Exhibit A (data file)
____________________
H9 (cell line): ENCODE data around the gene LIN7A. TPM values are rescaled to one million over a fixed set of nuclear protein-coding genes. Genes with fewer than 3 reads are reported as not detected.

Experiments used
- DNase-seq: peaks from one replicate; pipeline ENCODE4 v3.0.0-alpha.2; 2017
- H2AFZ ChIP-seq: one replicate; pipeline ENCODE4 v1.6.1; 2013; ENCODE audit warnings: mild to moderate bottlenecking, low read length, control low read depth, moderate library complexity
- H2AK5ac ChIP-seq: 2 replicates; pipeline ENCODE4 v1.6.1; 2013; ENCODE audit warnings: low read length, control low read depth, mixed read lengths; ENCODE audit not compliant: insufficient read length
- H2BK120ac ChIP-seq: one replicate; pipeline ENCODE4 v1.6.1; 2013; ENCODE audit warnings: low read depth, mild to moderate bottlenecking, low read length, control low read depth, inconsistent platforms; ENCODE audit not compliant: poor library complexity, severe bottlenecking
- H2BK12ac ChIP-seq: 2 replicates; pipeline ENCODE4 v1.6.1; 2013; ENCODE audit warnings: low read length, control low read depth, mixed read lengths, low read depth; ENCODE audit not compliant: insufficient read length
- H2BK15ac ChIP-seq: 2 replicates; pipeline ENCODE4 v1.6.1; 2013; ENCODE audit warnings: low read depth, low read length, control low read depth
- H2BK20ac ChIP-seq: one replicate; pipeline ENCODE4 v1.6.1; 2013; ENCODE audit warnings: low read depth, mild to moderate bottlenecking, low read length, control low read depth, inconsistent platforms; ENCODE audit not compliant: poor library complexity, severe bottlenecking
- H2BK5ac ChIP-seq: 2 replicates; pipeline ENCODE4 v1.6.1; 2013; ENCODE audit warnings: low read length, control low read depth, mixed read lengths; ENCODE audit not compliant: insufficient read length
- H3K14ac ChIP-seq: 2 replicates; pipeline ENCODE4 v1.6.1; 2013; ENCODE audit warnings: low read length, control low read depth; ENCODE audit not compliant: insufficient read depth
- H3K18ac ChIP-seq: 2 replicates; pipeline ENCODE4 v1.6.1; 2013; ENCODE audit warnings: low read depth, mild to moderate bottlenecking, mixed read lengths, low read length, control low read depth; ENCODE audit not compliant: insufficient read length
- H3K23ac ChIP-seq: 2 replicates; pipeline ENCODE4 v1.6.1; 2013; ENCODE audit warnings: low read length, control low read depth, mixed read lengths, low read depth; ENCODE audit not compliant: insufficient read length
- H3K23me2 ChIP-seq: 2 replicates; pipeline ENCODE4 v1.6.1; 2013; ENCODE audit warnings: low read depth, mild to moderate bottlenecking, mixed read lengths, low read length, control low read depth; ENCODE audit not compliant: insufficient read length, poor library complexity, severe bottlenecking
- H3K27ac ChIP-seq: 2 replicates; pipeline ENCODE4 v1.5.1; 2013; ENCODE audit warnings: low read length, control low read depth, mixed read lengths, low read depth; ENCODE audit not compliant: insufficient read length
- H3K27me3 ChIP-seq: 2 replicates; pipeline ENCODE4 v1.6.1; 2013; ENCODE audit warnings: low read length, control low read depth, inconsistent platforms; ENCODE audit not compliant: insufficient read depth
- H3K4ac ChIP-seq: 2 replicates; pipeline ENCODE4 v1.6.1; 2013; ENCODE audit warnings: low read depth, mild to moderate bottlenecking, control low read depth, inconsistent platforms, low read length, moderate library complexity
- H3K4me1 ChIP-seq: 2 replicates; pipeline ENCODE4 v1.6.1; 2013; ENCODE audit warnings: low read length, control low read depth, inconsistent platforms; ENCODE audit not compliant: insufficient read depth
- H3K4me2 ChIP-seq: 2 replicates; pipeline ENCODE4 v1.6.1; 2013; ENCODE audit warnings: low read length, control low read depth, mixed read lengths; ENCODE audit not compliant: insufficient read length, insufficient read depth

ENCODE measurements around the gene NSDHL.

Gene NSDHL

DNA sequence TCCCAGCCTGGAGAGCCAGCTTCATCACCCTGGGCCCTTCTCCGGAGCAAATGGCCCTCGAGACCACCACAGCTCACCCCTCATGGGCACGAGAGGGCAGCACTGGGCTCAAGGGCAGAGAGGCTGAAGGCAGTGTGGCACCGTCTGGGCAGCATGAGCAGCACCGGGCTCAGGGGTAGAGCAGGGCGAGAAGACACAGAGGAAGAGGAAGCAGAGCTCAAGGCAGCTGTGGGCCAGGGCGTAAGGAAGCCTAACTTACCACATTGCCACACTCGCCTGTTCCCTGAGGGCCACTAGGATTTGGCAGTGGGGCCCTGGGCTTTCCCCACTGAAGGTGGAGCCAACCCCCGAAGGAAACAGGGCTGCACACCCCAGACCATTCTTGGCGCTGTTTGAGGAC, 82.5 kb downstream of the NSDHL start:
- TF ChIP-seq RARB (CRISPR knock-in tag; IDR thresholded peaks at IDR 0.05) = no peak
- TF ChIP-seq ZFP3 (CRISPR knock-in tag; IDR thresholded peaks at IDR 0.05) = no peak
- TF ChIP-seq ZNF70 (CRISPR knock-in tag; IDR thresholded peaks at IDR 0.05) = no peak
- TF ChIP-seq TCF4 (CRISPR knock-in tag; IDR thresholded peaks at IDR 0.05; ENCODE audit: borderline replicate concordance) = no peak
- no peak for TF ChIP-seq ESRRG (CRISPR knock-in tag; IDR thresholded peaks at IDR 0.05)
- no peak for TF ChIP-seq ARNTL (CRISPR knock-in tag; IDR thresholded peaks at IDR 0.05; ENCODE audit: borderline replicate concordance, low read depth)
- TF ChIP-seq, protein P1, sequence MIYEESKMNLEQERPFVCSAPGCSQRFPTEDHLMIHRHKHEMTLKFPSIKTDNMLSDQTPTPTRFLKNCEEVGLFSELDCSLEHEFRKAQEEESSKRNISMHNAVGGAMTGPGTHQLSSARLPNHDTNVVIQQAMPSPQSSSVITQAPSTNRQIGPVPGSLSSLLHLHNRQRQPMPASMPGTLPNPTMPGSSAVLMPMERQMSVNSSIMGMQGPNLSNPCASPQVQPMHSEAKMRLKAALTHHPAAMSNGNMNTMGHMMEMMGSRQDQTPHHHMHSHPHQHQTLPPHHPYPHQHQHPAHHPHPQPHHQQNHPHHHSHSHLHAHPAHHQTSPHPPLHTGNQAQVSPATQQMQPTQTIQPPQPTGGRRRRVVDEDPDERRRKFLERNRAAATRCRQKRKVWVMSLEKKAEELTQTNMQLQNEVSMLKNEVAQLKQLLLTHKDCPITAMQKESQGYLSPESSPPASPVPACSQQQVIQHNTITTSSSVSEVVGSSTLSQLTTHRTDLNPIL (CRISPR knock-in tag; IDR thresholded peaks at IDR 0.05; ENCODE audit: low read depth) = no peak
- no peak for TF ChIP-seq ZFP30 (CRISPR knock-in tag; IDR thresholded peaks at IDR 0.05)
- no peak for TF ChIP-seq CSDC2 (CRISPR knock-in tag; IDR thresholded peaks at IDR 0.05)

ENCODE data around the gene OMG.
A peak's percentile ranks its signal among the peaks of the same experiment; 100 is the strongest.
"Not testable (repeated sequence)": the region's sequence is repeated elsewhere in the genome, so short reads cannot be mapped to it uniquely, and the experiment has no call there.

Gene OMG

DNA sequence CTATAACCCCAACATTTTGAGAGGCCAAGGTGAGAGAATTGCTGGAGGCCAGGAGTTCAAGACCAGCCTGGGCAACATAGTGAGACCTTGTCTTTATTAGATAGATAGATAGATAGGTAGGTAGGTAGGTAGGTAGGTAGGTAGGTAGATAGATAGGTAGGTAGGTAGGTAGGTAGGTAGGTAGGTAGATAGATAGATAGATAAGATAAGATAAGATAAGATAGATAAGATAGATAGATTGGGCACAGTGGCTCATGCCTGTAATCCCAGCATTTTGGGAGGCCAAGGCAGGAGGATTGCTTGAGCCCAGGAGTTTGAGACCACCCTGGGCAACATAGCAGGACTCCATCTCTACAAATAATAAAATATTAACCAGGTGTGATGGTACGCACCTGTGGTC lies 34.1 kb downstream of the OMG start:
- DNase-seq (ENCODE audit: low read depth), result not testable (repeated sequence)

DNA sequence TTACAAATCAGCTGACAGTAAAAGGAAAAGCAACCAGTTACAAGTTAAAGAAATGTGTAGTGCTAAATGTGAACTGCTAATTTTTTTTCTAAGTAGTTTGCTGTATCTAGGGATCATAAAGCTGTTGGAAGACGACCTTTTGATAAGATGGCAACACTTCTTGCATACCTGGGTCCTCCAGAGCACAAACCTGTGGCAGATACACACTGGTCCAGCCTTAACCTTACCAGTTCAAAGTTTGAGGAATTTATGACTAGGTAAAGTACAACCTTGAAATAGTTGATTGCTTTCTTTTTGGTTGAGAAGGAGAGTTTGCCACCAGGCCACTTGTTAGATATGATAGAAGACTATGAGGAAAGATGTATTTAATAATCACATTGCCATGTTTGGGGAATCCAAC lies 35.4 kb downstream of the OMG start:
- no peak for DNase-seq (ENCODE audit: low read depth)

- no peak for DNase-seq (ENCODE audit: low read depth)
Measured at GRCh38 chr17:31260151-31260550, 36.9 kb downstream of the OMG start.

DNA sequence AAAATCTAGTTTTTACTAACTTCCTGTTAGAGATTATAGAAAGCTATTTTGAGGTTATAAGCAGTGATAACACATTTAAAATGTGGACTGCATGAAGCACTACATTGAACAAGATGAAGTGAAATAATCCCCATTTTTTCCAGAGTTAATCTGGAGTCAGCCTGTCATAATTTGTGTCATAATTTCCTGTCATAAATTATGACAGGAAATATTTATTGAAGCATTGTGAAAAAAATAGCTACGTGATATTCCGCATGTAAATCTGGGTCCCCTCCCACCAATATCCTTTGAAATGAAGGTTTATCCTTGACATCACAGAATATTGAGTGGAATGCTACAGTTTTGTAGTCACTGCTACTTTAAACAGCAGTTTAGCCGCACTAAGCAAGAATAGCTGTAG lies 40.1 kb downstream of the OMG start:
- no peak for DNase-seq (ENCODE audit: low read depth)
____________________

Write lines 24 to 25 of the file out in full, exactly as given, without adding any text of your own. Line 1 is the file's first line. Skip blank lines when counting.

- TF ChIP-seq ZFP3 (CRISPR knock-in tag; IDR thresholded peaks at IDR 0.05) = no peak
- TF ChIP-seq ZNF70 (CRISPR knock-in tag; IDR thresholded peaks at IDR 0.05) = no peak